Last Saturday morning was a gorgeous one for exploring White Flint by foot. Thanks to the forty, or so, Friends who joined our Community Walking Tour to better understand pedestrian and bicyclist safety, and how smart infrastructure plays a big role in getting people out of their cars.
Particular thanks goes to former Governor Parris Glendening, now a leader with Smart Growth America, White Flint champion Councilmember Roger Berliner and Ramona Bell-Pearson from County Executive Leggett’s office. We all pitched in for a robust conversation as we walked around the block – a single block which creates about a mile-long walk.
One pedestrian safety hazard that exists in two spots on Old Georgetown Road are “slip lanes.” They’re the uncontrolled, at-speed right hand turns that give drivers little notice of pedestrians in their way. At both the intersection with Rockville Pike and with Executive Boulevard (pictured) pedestrians cross at their own risk because no signal light controls that lane of traffic. Although there’s a crosswalk, there is little other notice for drivers (who need not slow to make the turn) that pedestrians might be in their way.
At the new intersection of Grand Park Avenue and Old Georgetown Road, we crowded around the pole in the middle of the sidewalk and to talk about how the shapes and radii of corners can impact pedestrians. The wider and more curved a corner is, the less caution a driver will take when turning. This means they could be less aware of pedestrians.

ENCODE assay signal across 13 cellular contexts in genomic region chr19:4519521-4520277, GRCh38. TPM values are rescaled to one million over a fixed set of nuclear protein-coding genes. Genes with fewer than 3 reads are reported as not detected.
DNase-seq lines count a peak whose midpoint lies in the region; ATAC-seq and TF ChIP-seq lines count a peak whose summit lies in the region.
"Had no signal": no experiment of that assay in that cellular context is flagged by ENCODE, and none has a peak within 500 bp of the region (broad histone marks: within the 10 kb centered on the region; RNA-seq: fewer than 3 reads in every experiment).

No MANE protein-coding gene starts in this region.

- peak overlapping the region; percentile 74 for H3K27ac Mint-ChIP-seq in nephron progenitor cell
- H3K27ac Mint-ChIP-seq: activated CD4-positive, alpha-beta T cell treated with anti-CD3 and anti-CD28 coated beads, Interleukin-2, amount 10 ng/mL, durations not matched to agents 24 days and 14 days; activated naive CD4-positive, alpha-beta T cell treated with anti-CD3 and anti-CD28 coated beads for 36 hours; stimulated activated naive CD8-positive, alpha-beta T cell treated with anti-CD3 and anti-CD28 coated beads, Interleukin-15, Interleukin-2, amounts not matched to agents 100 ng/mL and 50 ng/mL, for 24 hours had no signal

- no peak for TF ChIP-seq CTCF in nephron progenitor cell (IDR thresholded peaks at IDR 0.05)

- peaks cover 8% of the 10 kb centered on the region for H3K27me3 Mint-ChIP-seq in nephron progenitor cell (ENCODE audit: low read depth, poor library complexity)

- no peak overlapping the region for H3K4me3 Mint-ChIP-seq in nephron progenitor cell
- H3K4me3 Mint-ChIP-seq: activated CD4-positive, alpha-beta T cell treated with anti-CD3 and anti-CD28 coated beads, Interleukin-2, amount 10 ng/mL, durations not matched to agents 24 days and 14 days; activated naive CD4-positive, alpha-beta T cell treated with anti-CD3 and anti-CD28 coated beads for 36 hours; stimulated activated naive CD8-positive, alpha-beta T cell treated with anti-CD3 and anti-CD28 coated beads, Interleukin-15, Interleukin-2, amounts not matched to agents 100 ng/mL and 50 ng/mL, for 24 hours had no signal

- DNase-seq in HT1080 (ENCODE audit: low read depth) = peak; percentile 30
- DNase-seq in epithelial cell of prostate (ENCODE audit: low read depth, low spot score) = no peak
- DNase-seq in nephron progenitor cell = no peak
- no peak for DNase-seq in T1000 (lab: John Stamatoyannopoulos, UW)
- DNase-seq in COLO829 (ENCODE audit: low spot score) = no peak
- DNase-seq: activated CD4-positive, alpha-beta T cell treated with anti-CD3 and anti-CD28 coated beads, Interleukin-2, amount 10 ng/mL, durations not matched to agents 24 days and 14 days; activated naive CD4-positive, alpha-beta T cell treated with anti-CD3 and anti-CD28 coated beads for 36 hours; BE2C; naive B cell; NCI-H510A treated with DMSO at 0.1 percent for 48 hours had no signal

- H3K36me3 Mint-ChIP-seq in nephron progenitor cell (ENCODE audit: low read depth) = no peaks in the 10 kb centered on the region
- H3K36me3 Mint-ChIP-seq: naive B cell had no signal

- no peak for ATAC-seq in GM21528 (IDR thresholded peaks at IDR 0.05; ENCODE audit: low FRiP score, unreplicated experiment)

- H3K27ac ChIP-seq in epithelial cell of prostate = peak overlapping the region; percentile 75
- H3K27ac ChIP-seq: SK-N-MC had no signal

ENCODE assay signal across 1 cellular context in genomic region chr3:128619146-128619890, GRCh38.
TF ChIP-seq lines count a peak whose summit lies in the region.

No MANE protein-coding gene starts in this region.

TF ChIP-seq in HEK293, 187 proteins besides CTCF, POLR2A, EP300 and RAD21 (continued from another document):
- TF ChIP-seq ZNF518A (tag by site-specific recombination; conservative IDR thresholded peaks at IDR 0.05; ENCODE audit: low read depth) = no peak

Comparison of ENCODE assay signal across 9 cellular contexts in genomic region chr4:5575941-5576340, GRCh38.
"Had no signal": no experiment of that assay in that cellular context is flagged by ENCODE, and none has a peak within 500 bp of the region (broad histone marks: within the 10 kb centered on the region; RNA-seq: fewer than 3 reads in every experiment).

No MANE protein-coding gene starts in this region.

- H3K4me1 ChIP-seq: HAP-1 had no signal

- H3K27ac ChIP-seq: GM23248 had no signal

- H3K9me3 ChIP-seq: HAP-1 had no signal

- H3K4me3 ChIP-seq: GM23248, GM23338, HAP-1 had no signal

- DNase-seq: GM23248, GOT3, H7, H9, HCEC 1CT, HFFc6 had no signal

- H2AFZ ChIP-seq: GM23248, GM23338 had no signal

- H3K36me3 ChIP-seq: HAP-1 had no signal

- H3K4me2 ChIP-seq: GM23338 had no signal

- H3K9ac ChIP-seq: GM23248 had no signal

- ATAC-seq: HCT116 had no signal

There are several hardy souls in this photograph! First, the pedestrians walking along Rockville Pike have nothing separating them from traffic speeding by at 40 miles an hour. The same road, when it reaches downtown Bethesda, will have a speed limit of 25mph. Even though they’re probably safe up on the sidewalk, it’s the perception of safety and the unpleasantness of the walk that keeps people from doing it. Cars came past me fast enough that my sweater blew around. Also – hooray for the bicyclist on Rockville Pike!
Even in this photograph, one can sense how a little space between the pedestrians and the traffic can create a more pleasant pedestrian experience. Here, we’re walking south on the Pike and approaching the metro tunnel entrance at Marinelli.
Our last stop allowed for the most pleasant of the pedestrian experiences – a walk down Marinelli Drive buffered by both grass and a new bike lane. I think all of the participants could really feel the difference that those small additions made in walking down the street.
A last, but important, thanks to Pike Central Farmers Market for allowing us to gather on their site! Mitch Berliner and Debra Moser have really built a community staple in their first few years in White Flint and we’re looking forward to many more to come. In the meantime, the Market will be open every Saturday until the week before Thanksgiving so get there soon!